Kind-hearted Kiwis handy with a sewing machine are making a big difference at neonatal intensive care units — and it starts with a small fabric heart.
The Cuddle Hearts help babies and their parents connect when they can't be physically close.
"I choose from my own stash and I look for the cutest, softest little fabrics and I get this real warm feeling inside," one volunteer told Seven Sharp.
"It gave me a reason to jump out of bed and sew some hearts, help these children," another said.
Once the helpers are done, organiser Lisa Paget brings the finished hearts to Christchurch's Neonatal Intensive Care Unit.
They give out 3000 hearts each year in Christchurch.
The hearts are first worn by the baby's mum, next to her skin, for a day. They're then placed just under the baby's head, allowing them to smell their mum's scent.
"Having the scent of their parents can keep babies really well-regulated and calm," neonatal physiotherapist Tiffany Hamilton explained.
The hearts can also be swapped out.
"So bubby has mummy's scent for the night and they take baby's scent home and it's lovely for dads too," Hamilton said.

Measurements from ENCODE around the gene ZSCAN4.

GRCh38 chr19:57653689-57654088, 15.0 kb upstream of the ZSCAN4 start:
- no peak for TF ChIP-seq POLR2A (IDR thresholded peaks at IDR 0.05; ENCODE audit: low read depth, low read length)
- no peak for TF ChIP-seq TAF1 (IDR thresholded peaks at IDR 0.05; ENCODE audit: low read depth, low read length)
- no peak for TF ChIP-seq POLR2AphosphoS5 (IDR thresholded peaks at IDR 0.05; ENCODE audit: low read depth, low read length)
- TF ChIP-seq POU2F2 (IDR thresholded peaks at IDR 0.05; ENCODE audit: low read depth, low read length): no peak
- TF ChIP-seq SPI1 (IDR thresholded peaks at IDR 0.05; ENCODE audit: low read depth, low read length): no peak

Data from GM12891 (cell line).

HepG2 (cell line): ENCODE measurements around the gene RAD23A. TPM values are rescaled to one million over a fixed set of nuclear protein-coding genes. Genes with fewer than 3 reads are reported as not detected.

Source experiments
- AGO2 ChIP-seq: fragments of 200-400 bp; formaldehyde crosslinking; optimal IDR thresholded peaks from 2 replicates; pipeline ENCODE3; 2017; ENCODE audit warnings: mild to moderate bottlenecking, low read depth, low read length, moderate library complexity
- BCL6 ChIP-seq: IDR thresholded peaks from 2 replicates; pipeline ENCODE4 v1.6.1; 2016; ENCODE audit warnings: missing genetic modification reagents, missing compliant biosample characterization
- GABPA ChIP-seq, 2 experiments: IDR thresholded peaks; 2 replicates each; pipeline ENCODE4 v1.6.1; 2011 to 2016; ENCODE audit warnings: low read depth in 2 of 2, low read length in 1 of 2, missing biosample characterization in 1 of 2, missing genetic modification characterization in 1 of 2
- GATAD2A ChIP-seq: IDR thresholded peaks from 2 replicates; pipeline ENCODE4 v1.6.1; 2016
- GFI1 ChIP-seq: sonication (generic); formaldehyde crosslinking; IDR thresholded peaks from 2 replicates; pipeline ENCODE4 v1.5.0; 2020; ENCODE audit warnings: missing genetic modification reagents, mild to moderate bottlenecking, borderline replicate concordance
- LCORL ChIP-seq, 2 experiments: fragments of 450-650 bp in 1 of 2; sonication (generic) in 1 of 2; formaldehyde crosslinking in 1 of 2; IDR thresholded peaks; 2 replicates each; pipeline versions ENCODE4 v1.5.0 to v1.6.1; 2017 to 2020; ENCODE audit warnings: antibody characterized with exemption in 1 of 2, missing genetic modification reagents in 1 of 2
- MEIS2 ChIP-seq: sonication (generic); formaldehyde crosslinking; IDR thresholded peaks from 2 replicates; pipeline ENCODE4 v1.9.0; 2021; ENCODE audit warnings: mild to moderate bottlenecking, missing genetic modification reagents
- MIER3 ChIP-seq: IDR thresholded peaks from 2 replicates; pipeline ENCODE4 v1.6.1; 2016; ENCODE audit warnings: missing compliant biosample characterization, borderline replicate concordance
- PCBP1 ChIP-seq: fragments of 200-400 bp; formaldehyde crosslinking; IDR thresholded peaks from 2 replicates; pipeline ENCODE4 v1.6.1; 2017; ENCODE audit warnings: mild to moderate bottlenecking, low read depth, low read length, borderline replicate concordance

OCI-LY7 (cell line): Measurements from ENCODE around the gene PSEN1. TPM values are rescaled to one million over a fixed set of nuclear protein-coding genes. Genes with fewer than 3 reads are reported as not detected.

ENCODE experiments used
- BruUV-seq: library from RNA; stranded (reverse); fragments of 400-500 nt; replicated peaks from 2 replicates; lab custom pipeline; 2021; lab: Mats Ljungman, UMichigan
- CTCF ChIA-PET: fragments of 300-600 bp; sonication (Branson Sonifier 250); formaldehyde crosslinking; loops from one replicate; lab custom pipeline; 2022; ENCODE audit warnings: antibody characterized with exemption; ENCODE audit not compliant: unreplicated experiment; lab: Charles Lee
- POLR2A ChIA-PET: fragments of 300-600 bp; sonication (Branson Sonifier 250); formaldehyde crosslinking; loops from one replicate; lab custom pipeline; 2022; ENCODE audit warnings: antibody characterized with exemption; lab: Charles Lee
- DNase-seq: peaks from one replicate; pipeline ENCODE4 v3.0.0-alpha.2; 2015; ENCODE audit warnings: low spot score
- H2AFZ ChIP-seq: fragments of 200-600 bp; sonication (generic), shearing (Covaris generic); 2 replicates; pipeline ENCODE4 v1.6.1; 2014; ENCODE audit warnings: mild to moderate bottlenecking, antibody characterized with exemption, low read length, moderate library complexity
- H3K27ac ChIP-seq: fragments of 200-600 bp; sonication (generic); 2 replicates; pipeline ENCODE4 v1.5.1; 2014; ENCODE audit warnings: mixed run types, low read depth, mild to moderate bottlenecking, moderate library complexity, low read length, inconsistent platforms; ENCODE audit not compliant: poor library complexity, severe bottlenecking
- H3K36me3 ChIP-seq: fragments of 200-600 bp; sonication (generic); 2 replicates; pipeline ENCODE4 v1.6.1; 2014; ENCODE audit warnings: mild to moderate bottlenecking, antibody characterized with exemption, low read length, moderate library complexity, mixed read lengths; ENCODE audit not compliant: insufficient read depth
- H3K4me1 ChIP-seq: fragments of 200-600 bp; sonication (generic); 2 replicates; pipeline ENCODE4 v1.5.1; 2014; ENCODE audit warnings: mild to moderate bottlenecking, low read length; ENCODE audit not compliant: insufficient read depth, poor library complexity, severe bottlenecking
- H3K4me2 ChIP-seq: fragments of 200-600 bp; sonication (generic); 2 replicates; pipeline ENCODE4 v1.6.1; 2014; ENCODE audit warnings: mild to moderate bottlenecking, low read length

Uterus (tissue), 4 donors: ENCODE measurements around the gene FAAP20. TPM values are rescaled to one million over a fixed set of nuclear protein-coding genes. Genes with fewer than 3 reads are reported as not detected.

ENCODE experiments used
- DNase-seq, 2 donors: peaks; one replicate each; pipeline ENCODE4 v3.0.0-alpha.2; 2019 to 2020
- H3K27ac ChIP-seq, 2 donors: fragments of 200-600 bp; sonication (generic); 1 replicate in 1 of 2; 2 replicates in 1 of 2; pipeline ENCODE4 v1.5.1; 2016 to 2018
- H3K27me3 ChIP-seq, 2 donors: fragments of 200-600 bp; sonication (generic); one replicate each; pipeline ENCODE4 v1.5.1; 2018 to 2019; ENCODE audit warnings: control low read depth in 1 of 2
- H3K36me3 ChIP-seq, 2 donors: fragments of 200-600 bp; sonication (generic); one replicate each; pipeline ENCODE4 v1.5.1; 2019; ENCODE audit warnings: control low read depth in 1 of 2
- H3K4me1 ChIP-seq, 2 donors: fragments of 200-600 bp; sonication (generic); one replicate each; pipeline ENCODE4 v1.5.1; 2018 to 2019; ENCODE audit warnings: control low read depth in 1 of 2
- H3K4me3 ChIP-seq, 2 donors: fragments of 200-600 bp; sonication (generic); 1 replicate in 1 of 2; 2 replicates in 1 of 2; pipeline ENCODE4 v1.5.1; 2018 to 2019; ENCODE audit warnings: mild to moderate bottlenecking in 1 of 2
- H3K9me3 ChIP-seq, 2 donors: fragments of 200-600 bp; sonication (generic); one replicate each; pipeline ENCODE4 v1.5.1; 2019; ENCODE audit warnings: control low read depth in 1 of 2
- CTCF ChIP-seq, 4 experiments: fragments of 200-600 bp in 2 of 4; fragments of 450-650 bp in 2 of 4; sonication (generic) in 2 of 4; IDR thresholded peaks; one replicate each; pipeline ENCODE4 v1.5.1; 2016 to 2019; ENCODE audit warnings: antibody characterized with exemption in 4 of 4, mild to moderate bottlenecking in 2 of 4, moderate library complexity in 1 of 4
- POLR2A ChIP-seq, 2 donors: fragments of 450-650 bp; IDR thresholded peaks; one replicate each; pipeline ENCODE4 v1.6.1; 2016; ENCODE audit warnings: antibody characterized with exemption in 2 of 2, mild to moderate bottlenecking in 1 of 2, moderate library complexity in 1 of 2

"Parents say to us when they leave but they have their Cuddle Hearts, that they feel that they're leaving a piece of them with their baby and that they're taking a piece of baby away with them and that makes it easier for them."
Paget first saw the Cuddle Hearts in use in Australia, when her nieces were born 13 weeks premature.
However, just one of the girls — little Harlan — survived.
"To lose Kahana was just beyond devastating," she said, becoming emotional.
"The day before Kahana passed away, I stood by her side for a moment alone and told her that Aunty Lisa was going to come home to New Zealand and I was going to try and set up the programme here in her honour," she said.
Paget hopes to see Cuddle Hearts in NICUs nationwide.